A ceremony in the Goorambat Mechanics Hall last month marked 60 years of service for CFA life member Mick Johnson.
While the occasion almost brought a tear to his eyes, the reality for Mick, and his generation, is that volunteering with the CFA is just what you do.
And it is something he still does - with no plans to step back.
And Mick has seen it all.
From the 1962 fires in Victoria, to Ash Wednesday, Black Saturday and the bushfires ravaging through some 13 million hectares of Australia right now - Mick has dropped everything and headed to the front-line.
A fact that was confirmed when he had to postpone a visit to The Ensign for this article as he headed Traralgon last week.
When Mick first signed up for the CFA in 1959, he said it was just something everybody did.
“In those days you just joined CFA when you were old enough,” he said.
“There wasn't many people around, so if you heard the siren you dropped everything and went.
“We did very similar things to what we do now.
“The operations haven’t changed a lot, but they've improved the trucks.
“After Ash Wednesday there were more modern and better trucks going out, which is something the CFA is still doing.
“We are getting better trucks and equipment all the time.
“The firefighting side has changed a little bit, because of health and safety, and we also have the air support now.
“We have a strike team leader on the ground and he will be in charge. He talks to the helicopters to direct them.
“And that works well. The trucks have numbers on the roof, so if there's a big issue they can target a certain teams with water.
“But the smoke is always a problem as they can't always see the ground from the air.”
Mick said he was often asked how fires had changed throughout the years and his biggest observation was there seemed to be a lot more occurring.
“This one is particularly bad,” he said of the fires burning right now.
“The new evacuation regulations are helping.
“A lot of people are getting out of harm's way before fires arrive.
“However, one issue is that people like to have trees and shrubbery near their houses - it's possibly the reason they moved to the country.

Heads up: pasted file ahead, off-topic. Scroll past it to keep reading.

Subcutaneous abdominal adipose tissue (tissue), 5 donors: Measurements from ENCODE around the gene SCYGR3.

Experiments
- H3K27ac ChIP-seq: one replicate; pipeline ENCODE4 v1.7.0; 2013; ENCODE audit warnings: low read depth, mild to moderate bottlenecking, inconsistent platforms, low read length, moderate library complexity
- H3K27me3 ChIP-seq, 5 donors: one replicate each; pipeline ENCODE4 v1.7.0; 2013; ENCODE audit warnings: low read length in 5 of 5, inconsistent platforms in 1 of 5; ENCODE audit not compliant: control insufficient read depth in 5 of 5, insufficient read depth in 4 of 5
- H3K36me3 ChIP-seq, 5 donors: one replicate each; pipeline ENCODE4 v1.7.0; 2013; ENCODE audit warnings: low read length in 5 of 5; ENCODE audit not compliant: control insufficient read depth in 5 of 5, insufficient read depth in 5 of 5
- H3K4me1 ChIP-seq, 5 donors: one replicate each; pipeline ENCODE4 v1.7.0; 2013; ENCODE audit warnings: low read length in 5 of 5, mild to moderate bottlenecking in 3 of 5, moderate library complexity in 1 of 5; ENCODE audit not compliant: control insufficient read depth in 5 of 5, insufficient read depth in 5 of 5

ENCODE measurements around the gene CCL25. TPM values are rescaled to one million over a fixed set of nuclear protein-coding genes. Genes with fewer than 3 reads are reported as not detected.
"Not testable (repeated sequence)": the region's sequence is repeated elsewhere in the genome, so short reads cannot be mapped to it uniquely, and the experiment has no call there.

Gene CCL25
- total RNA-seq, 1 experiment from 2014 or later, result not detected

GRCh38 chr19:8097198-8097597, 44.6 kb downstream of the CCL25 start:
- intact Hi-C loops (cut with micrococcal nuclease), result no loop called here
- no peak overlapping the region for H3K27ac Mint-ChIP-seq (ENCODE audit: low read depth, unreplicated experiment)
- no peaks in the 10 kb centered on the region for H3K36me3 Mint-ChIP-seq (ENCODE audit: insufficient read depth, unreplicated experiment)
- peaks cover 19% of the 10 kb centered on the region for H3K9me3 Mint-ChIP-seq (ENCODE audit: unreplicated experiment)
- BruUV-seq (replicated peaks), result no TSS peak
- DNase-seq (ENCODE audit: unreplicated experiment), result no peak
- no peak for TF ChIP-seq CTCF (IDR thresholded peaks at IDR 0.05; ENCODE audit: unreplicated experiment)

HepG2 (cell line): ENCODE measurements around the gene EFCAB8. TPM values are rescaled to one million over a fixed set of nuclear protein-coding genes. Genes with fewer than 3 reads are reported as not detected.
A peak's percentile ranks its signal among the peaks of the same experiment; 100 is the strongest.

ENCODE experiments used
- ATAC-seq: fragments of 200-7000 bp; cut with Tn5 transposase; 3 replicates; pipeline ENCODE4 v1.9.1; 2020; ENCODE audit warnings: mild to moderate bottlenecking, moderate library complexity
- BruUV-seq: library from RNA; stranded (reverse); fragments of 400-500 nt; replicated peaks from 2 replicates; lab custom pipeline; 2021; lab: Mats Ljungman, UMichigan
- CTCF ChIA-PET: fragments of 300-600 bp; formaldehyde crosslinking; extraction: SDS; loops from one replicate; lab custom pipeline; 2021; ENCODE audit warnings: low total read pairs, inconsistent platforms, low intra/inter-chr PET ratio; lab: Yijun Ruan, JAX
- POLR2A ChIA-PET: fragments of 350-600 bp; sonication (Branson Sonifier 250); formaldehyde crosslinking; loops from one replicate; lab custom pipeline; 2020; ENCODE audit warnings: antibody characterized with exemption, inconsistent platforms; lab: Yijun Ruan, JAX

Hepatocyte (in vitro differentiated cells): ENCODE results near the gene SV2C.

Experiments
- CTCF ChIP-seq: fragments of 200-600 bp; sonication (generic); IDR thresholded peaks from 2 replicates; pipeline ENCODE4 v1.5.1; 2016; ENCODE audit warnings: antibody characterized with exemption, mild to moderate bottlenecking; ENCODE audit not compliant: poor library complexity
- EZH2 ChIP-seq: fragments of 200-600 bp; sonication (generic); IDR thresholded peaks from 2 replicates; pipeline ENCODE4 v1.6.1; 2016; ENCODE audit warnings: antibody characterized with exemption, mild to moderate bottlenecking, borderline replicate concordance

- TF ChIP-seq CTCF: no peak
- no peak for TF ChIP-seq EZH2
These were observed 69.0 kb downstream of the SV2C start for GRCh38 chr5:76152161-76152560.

“But many houses we attend are surrounded by trees and plants, which puts them at a higher risk.
“But people like their gardens, so they've just go to hope they don't burn.”
Mick said when it came to protecting property it was often a case of first-seen, first saved.
He said there was not necessarily a science to it.
Often it was a case of saving the first property they came across, then working on others nearby.
“We were up in Armidale recently, we were based in the uni,” Mick said.
“Then we headed down to Corryong when the fires came. They were pretty bad.
“People have asked me if it is frightening to be in a place like that. It is, but you just don’t have time to be frightened.
“We saved the famous Towong grandstand, where the Phar Lap movie was filmed.
“In that area we saved 25 houses.
“Sadly we lost two, but we just couldn’t get to them all.
“At times it was literally raining fire, I don’t know if many people have ever seen that but it does - it rains fire.”
Mick said while being part of the CFA was important to him, he was proud to have received his 60-year service medal.
“I know I've been a member for a while. But all of a sudden it's been 60 years,” he said.
“And it has mostly been at Goorambat.
“When I started I did one or two months at Devenish.
“Then I did 12 months at Stewarton, which was a separate CFA back then, before moving to Goorambat.
“It's only recently that Stewarton and Goormabt have combined.
“But I would say, in total, I've done about 58 years with Goorambat CFA.”
With the present fire season predicted to last another four months, Mick's advice to people is simple.
“It is very important for people to stay vigilant,” he said.
“Even though we've had a slight reprieve in the weather most of the fires are still burning.
“We have very hot fires in the bush we just can't get at and all we need is a day of strong winds and they can start another fire 10 to 15 km away.
“When we were in Traralgon we had a wind change, and the helicopters were getting to us every seven minutes, four of them. It's very lucky we had them.”
Mick said he had no plans to step back from his work with the CFA.
“Whilst I'm still fit and can still use my knowledge, I will stay part of the CFA,” he said.
“I will keep being a member of the CFA as long as I can.”